The other night my eldest yelled that his father and I suck at divorce. We had spent the afternoon at a dance recital and all the disparate pieces of my children’s extended family had converged. My ex’s family and my family. We had come together to celebrate. But tensions, awkward hugs and tightly smiled platitudes were my son’s take-aways from the event. An event that could have been joyous and relaxed in an alternate universe. In a different family. And had his parent’s not gotten divorced.
While my son’s sentiment was still fresh I wondered why a good enough divorce is not part of the therapy world’s parlance. Divorce makes you guilty. You try forever to make up the loss to your children. This started me thinking about good enough mothering. Donald Winnicott, a pediatrician who studied the mother child bond, dubbed the term.
In summary, good enough mothering allows for the world to disappoint your child, while not abandoning your child during the disappointment(s). See? There’s a lot of room for interpretation. That’s what I always liked about the theory too.
Introducing the good enough divorce: the art of letting the loss of divorce wash over your child, while you wait on the shore for their sputtering, spitting, disillusioned persons to arrive. After all, what more can be done? Sure, we can do therapy. We do. We can talk at home. We do. We have. We can rationalize, explain and listen. But in the end divorce fractures a child’s life. And all we can do is pass them a glue stick. They have to make a collage they can stand being part of.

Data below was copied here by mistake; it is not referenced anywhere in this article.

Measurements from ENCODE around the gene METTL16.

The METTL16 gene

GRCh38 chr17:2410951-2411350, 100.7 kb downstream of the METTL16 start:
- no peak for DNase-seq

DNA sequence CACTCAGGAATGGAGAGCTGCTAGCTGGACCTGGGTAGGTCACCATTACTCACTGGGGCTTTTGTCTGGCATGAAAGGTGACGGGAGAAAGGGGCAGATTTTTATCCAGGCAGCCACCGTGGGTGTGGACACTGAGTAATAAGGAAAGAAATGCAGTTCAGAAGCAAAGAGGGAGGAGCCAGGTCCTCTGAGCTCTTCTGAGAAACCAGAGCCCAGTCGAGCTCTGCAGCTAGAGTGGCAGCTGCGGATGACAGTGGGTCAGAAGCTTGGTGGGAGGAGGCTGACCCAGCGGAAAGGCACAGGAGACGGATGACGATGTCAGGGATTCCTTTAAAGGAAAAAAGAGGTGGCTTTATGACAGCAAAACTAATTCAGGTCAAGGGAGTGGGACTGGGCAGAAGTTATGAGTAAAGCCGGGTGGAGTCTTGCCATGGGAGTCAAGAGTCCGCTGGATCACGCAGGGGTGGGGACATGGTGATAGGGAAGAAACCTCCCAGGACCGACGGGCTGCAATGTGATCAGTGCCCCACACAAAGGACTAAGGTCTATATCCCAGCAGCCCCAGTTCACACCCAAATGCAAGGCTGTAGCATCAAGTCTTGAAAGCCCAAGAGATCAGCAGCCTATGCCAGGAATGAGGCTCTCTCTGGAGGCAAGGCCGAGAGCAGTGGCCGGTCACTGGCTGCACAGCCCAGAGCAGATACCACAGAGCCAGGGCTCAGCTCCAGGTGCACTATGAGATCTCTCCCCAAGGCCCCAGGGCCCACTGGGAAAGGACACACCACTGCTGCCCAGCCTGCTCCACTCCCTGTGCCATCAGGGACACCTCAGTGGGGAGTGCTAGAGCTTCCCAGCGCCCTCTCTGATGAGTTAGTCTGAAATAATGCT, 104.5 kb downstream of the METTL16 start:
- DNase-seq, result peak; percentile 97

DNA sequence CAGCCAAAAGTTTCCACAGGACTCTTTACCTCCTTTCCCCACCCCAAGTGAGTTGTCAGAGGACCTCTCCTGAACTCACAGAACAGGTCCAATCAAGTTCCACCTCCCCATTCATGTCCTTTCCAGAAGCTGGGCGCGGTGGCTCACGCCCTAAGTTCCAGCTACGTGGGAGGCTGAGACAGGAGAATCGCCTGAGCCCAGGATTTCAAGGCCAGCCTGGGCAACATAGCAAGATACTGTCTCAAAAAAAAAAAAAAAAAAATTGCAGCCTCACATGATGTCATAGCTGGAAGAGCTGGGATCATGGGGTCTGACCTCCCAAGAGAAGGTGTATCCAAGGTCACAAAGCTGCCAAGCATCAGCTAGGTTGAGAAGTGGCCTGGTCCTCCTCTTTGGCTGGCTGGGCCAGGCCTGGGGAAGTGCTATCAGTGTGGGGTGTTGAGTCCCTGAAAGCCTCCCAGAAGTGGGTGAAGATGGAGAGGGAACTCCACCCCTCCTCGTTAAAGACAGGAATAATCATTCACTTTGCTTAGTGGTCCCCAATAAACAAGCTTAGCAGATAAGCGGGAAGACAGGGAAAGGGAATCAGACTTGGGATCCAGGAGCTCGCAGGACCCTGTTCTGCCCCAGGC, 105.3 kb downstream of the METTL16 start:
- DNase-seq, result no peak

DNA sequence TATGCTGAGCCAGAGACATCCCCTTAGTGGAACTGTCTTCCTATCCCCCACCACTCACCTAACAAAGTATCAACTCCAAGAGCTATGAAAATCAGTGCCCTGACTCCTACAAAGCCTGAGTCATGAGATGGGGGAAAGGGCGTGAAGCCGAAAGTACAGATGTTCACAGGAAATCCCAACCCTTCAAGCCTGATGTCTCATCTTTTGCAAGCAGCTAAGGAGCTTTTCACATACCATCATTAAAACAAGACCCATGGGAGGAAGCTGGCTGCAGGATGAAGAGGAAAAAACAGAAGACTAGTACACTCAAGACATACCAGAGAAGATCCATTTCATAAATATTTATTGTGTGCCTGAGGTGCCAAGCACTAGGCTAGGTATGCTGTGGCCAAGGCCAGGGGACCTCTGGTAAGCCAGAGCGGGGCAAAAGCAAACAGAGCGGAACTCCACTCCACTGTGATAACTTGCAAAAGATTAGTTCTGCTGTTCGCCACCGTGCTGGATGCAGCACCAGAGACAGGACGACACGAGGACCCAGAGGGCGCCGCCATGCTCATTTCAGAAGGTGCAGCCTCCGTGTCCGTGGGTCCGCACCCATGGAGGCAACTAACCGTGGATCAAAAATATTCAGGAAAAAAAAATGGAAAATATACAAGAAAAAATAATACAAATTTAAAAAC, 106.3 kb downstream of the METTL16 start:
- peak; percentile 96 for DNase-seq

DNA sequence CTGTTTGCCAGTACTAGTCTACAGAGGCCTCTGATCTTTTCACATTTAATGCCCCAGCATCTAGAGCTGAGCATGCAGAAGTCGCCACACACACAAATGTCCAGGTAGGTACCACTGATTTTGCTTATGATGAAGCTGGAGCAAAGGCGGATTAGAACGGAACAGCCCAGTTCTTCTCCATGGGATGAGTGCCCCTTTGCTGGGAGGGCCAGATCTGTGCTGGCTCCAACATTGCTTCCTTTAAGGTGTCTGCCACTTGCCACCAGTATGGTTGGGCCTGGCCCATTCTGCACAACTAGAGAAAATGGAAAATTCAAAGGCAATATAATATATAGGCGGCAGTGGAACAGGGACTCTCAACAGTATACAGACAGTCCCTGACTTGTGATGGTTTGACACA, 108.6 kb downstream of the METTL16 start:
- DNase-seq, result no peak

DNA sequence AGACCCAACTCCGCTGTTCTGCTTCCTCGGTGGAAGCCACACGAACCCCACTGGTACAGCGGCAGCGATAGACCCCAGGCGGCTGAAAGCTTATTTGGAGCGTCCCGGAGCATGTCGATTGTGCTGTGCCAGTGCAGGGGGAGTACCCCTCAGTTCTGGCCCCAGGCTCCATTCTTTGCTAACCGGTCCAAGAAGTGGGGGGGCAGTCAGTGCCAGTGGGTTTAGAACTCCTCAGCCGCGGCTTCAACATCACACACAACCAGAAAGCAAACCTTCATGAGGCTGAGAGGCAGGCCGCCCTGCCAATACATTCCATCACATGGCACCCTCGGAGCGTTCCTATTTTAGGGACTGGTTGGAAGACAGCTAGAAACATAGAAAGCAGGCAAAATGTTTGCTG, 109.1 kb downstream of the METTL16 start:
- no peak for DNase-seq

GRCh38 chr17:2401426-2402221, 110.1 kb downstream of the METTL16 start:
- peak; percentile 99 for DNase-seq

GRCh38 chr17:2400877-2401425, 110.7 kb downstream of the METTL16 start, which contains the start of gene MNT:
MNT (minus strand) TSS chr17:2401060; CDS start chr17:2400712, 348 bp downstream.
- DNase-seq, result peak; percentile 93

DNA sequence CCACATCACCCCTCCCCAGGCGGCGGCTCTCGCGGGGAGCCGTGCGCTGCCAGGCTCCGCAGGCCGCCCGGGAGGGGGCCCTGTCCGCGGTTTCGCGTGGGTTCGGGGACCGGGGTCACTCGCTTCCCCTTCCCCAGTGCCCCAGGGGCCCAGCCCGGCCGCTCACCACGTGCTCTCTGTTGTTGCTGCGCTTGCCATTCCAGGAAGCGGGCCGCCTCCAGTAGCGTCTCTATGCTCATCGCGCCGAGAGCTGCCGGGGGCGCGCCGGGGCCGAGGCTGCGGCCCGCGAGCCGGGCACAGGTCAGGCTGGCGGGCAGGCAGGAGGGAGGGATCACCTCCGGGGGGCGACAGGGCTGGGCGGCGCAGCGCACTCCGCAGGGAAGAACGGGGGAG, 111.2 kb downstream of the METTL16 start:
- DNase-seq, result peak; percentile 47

And on days like after the dance recital, when you’ve been divorced five years and your kid sometimes still reels, let the hot adrenaline sent to fix the pain, fix the pain, fix the pain my child is in, reabsorb. Because you my friend, have a good enough divorce. Nothing more and nothing less. And you’ve got a seat on the shore next to me, and millions of others.
For the record, my ex and I do suck at divorce. Doesn’t everyone?
I don’t want to hear about the ex’s who like each other more than ever, the ex’s who are best friends, or the ex’s who vacation with their new signifigant others. Those stories are the exceptions. Right? I’m right, right?